(CNN) -- South African Giniel De Villiers was crowned Dakar Rally champion after winning the 14th and final special stage on Saturday.
The Volkswagen of Giniel De Villiers won the 14th and final special stage to claim victory in the Dakar Rally.
Volkswagen driver De Villiers won the 791km Cordoba-Buenos Aires route, including 227km timed against the clock, which he completed in one hour 35 minutes 43 seconds -- finishing ahead of Russian Leonid Nowitskiy (BMW) and Krisztof Holowczyc (Nissan).
American Mark Miller, De VIlliers' team-mate, was runner-up after finishing sixth on Saturday, with Nowitskiy completing the podium.
De Villiers, whose stage victory was his second in a row and fourth overall, had an eight minute 59 second advantage over Miller.
"It's just incredible, I've never felt this way. I was so nervous in the last kilometers," De Villiers told PA Sport. "I kept looking at how many kilometers we still had to go. I am so thrilled for the whole team, for Volkswagen, who have supported us for five years before reaching this victory."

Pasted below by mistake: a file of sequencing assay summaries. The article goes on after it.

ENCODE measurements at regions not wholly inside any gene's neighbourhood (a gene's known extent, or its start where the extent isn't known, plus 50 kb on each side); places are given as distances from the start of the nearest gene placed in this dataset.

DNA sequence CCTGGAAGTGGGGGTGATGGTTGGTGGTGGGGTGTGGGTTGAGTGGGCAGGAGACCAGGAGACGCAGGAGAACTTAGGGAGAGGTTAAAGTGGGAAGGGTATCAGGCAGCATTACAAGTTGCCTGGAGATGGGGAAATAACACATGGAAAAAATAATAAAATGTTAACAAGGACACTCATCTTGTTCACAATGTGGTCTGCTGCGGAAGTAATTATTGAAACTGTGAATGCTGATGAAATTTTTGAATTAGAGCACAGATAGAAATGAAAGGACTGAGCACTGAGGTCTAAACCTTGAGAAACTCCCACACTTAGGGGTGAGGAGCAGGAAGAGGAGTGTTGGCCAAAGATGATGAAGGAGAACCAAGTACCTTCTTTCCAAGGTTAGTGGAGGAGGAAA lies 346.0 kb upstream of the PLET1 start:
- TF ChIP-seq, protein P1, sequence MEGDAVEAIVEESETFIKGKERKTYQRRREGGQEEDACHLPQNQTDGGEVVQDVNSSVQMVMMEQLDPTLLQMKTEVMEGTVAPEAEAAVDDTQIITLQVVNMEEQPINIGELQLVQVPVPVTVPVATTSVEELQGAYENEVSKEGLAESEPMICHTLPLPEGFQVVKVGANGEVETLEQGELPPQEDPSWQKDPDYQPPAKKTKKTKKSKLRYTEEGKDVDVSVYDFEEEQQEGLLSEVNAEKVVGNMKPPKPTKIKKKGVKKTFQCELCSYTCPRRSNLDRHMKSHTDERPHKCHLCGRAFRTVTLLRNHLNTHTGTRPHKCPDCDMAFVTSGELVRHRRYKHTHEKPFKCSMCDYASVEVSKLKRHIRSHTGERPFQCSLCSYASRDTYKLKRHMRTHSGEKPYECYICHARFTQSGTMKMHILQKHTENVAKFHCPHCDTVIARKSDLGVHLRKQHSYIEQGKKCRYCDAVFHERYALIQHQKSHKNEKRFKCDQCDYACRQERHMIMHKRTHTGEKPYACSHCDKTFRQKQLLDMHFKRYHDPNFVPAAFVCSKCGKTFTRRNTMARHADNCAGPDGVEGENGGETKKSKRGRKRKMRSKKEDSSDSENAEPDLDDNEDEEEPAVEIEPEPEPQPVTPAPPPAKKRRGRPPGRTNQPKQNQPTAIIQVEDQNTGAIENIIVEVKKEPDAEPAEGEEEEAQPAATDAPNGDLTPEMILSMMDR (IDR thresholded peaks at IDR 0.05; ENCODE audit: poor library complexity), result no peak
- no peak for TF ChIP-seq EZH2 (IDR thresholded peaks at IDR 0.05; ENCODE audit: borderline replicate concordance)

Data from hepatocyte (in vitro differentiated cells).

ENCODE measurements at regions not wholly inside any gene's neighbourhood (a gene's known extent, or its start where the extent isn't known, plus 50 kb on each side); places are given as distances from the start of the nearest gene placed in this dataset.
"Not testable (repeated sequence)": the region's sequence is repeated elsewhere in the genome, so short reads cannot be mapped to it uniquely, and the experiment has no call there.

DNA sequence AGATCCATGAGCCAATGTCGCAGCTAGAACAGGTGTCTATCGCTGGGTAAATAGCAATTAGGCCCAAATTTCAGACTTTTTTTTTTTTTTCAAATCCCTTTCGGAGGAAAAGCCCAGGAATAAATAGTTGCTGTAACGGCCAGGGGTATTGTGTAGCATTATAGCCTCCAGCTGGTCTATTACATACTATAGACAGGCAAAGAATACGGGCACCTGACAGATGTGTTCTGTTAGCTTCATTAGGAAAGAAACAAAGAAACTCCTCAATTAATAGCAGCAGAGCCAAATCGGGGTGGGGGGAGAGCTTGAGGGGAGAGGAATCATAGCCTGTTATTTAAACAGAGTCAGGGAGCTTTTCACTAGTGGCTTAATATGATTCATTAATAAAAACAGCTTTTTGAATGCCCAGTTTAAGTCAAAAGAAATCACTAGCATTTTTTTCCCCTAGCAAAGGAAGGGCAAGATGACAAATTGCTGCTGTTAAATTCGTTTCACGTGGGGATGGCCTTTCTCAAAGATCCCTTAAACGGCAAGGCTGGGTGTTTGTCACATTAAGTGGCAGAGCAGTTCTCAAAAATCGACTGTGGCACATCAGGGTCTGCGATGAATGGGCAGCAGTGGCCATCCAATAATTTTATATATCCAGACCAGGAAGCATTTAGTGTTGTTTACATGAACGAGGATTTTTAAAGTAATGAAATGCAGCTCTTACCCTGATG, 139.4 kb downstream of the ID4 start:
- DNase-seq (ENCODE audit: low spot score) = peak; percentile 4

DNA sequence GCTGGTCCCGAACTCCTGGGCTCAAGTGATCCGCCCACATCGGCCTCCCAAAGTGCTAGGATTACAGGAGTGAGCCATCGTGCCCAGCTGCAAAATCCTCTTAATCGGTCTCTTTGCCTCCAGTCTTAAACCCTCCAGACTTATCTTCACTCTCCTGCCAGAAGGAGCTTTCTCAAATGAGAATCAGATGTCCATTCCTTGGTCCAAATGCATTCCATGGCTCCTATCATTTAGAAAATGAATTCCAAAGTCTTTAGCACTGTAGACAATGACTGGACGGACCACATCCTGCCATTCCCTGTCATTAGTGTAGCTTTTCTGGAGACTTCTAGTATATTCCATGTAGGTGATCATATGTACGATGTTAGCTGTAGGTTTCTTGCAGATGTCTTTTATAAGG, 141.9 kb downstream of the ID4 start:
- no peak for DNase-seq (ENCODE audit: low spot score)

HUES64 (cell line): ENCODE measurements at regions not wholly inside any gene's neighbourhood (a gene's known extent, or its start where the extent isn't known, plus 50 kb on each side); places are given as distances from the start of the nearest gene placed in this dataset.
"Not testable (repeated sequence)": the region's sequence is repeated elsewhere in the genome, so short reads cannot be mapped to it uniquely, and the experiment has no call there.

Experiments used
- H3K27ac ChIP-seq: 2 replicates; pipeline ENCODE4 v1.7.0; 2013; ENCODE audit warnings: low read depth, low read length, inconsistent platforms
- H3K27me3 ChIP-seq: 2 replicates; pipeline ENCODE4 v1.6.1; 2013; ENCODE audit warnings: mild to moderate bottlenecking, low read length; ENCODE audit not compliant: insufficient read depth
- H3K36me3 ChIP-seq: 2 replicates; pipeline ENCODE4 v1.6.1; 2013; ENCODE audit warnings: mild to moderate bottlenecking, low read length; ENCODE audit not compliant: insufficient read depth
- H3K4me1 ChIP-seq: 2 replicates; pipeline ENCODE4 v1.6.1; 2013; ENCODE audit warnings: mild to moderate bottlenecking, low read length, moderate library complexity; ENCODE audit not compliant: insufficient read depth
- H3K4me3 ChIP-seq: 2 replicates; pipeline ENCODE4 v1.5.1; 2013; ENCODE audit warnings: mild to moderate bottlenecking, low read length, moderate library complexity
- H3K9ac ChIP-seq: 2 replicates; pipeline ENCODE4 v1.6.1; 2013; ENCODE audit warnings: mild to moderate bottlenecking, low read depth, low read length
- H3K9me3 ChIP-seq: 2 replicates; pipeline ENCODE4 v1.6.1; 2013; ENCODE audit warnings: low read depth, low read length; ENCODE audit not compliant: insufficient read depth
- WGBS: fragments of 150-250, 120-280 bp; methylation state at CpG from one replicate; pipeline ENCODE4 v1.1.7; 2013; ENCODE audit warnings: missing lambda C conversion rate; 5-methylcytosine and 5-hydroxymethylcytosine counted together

Runner-up Miller, also driving a Volkswagen, added: "Finishing second is great. It could have been Giniel or me. I am still young and I will have plenty more opportunities to win this race. The team won and that was our goal. It's really awesome."
Spanish biker Marc Coma (KTM) claimed his second Dakar win despite finishing sixth in the final stage. He finished 1:25.38 ahead of runner-up and former champion Cyril Despres, who came third on Saturday.
Coma, 32, who won the 2006 Dakar Rally, said: "There were so many days of racing, so much work. I am really very happy. It was a very tough race. We did not know the terrain too well and it was hard to have a good race strategy.
"I must thank all my team who did a wonderful job. There are a lot of people working behind the scenes and they deserve this victory as much as I do. Now I can enjoy the moment."
Portugal's Helder Rodrigues (KTM) won the final stage in 1:52.37 with second place going to Norway's Pal Anders Ullevalseter (KTM), 2.41 behind.
Josef Machacek (Yamaha) became the first-ever quad-only champion after finishing second in the stage, behind team-mate Jose Maria Pena who clocked 2:14.23.
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